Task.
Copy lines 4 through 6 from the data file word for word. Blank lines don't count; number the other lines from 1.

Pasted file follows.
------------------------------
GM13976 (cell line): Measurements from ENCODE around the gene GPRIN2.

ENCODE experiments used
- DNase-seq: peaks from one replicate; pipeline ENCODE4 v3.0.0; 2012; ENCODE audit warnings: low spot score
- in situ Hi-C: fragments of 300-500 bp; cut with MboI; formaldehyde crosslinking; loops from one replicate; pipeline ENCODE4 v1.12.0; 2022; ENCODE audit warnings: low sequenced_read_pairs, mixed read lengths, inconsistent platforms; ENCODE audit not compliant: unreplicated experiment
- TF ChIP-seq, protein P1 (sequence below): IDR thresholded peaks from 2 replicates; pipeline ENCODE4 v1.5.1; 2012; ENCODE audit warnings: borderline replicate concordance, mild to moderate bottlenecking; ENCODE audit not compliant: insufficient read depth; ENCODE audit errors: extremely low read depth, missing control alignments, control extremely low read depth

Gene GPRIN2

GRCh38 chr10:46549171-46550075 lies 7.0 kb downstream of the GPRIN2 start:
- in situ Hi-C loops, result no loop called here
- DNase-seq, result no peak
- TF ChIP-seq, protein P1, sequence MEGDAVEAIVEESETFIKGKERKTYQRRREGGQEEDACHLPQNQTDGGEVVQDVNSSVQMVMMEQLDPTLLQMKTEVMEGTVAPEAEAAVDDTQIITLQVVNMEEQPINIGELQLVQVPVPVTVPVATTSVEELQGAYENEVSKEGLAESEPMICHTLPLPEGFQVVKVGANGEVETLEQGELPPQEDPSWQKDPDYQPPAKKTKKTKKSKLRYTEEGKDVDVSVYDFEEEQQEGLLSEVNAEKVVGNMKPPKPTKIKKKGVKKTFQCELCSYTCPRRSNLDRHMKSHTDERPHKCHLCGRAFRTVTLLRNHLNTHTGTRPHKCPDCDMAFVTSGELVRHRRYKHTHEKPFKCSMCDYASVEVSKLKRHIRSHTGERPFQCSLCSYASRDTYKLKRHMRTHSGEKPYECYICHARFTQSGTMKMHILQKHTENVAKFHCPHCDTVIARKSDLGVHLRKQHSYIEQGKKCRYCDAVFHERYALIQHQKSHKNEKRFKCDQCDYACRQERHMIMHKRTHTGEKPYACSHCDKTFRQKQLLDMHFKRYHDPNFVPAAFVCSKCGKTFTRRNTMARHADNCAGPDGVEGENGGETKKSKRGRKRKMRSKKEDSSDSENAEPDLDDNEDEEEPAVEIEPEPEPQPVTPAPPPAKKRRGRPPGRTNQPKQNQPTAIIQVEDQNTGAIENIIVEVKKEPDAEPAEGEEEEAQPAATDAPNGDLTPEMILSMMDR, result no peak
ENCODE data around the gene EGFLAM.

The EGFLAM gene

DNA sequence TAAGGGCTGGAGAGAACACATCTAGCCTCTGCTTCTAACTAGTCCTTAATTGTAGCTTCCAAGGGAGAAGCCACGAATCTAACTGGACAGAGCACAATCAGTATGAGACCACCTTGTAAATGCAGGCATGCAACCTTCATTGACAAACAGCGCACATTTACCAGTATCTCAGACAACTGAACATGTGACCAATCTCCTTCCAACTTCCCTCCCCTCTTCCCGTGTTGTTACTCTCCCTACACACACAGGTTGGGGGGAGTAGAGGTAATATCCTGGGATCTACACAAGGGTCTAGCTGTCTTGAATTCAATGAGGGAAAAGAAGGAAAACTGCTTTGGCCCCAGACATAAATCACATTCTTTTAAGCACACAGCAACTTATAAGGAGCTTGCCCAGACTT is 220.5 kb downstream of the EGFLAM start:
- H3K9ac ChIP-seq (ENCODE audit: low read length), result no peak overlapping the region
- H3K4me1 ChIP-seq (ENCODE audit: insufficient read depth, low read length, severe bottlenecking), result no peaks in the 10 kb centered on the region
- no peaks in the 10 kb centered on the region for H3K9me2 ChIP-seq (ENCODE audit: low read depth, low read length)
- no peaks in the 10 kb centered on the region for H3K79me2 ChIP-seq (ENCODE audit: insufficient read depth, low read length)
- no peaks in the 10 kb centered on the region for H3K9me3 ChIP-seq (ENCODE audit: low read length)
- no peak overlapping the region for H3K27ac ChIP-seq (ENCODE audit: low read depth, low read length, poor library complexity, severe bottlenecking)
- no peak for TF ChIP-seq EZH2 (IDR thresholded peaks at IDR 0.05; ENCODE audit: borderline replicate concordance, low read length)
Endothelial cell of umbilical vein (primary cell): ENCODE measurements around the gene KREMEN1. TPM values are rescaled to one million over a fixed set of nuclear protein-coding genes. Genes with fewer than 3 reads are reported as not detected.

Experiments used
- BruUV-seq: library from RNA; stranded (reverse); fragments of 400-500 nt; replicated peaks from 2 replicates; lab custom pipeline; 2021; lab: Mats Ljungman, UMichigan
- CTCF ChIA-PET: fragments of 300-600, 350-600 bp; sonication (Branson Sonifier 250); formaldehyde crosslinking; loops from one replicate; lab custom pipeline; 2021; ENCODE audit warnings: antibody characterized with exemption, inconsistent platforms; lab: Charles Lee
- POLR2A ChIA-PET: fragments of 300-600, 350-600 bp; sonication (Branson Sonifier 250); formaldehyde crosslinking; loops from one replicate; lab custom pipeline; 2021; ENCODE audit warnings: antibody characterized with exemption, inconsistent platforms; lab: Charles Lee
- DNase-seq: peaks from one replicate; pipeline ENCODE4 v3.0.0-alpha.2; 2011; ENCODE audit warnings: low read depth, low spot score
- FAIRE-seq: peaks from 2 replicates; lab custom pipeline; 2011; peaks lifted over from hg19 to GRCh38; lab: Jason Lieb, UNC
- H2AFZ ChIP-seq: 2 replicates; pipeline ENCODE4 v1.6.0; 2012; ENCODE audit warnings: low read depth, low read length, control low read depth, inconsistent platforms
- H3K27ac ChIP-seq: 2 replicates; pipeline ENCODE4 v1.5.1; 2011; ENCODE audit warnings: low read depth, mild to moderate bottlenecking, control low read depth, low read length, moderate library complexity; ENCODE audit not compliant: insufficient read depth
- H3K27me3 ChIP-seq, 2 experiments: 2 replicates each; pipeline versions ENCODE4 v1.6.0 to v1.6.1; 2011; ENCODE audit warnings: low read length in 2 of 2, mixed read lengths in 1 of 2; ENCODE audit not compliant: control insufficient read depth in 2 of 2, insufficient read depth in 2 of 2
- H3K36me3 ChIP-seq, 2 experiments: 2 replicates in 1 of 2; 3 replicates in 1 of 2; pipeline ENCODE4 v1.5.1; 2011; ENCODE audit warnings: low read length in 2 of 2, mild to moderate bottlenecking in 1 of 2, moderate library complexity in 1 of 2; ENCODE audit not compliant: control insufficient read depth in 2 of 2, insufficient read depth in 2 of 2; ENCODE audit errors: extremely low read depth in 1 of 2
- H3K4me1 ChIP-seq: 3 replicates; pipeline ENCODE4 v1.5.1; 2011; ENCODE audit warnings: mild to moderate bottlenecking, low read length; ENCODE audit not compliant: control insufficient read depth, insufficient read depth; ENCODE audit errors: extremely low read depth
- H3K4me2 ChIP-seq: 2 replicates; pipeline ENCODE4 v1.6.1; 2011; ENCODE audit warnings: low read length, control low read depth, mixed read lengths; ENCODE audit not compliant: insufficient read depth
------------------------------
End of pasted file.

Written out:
- in situ Hi-C: fragments of 300-500 bp; cut with MboI; formaldehyde crosslinking; loops from one replicate; pipeline ENCODE4 v1.12.0; 2022; ENCODE audit warnings: low sequenced_read_pairs, mixed read lengths, inconsistent platforms; ENCODE audit not compliant: unreplicated experiment
- TF ChIP-seq, protein P1 (sequence below): IDR thresholded peaks from 2 replicates; pipeline ENCODE4 v1.5.1; 2012; ENCODE audit warnings: borderline replicate concordance, mild to moderate bottlenecking; ENCODE audit not compliant: insufficient read depth; ENCODE audit errors: extremely low read depth, missing control alignments, control extremely low read depth

Gene GPRIN2